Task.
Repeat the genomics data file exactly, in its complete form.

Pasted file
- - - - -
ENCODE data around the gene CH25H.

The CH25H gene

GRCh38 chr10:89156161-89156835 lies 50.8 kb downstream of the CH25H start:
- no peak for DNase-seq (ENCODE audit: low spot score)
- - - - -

ENCODE data around the gene CH25H.

The CH25H gene

GRCh38 chr10:89156161-89156835 lies 50.8 kb downstream of the CH25H start:
- no peak for DNase-seq (ENCODE audit: low spot score)